Seven Ways Marketers Manipulate Us on A Daily Basis
December 20th, 2016 by JSwift
According to Statista, the entire United States retail industry generates about $3.19 trillion in revenue each and every year. And what’s really incredible is that about $630 billion – pretty damn close to a quarter of all annual retail sales – comes in the form of Christmastime sales alone. Factor in online sales, and Americans are expected to spend in excess of $830 billion this holiday season – a sum that outpaces the federal government’s 2016 national defense spending by almost $200 billion.
With so much moolah exchanging hands, you can see why advertisers spend upwards of $200 billion each year to convince us to go out and buy crap we really don’t need. And with so much on the line, it’s probably not that surprising that marketers have come up with some peculiarly underhanded ways to cajole us into whipping out our wallets. Hell, the entire field of public relations was pioneered by Sigmund Freud’s nephew, so you know they’ve got a firm grasp of the best ways to exploit the aggregate consumer brain.
Just how shady does this subconscious tinkering get, you might be wondering? Below, you’ll find seven time-tested tactics advertisers have used to gain the hearts and minds of the general public – and yeah, shit’s about to get real creepy in a real hurry, folks.
1. Color Psychology
Think the color schemes at your favorite store, shop and restaurant are totally arbitrary? Think again, kiddos. Marketers found out a long time ago that – for whatever reason – our brains are hardwired to link specific colors with certain emotions. Ever wonder why so many restaurants have red and yellow walls? Well, it’s because those two hues subconsciously create the most urgency in consumers – the idea is to get you to rush through your meal as quickly as possible so they can slot in the next crop of diners. Conversely, that’s why so many car dealerships and insurance firms have light blue and green walls – the shades are meant to lull you into a faux state of relaxation, thus making you more likely to be persuaded by sales pitches.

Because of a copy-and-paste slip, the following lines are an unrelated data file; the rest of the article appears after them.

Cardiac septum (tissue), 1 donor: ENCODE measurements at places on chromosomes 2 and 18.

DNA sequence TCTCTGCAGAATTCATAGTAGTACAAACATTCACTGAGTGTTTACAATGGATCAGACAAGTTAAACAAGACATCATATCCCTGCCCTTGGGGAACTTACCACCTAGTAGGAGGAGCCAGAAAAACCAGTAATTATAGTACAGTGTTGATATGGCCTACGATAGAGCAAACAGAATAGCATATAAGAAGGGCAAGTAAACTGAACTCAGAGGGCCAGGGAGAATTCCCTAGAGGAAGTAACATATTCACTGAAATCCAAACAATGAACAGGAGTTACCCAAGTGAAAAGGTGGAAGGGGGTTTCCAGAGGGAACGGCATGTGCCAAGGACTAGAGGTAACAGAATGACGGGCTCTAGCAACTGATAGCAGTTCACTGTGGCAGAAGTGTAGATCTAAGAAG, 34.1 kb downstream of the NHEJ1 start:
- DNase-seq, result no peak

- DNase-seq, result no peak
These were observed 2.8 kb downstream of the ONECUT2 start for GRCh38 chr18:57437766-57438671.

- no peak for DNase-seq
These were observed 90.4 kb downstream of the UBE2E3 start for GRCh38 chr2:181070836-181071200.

2. Supraliminal Advertising
Everybody’s heard of subliminal advertising – you know, that Exorcist shit where somebody flashes a word or logo on-screen for half a second so you’re not entirely sure you saw something or you just had some dirt in your eye. Well, over the years, there’s been a shift towards something called supraliminal advertising – also known as undercover marketing – which is when advertisers make their product placement so incredibly blunt you don’t even realize you’re being targeted by marketers. Looking for some examples? Among other blunt tactics, companies have been known to pay to leave boxes with their logos on it outside of buildings and hire people to eat – and extol – the virtues of certain fast food products in public.
3. Brand Identitarianism
Now here’s one of the more unnerving marketing tactics out there. You know what’s a good way to promote and pimp your products? By convincing the masses that anyone who uses competing products is your societal inferior. Granted, it seems like it’s an absurdly hostile promotional approach, but the results speak for themselves: turning customers into holier than thou brand evangelists has worked wonders for Apple, as demonstrated by the obscene length of the “Get a Mac” campaign’s Wikipedia page.
4. Co-opting the Language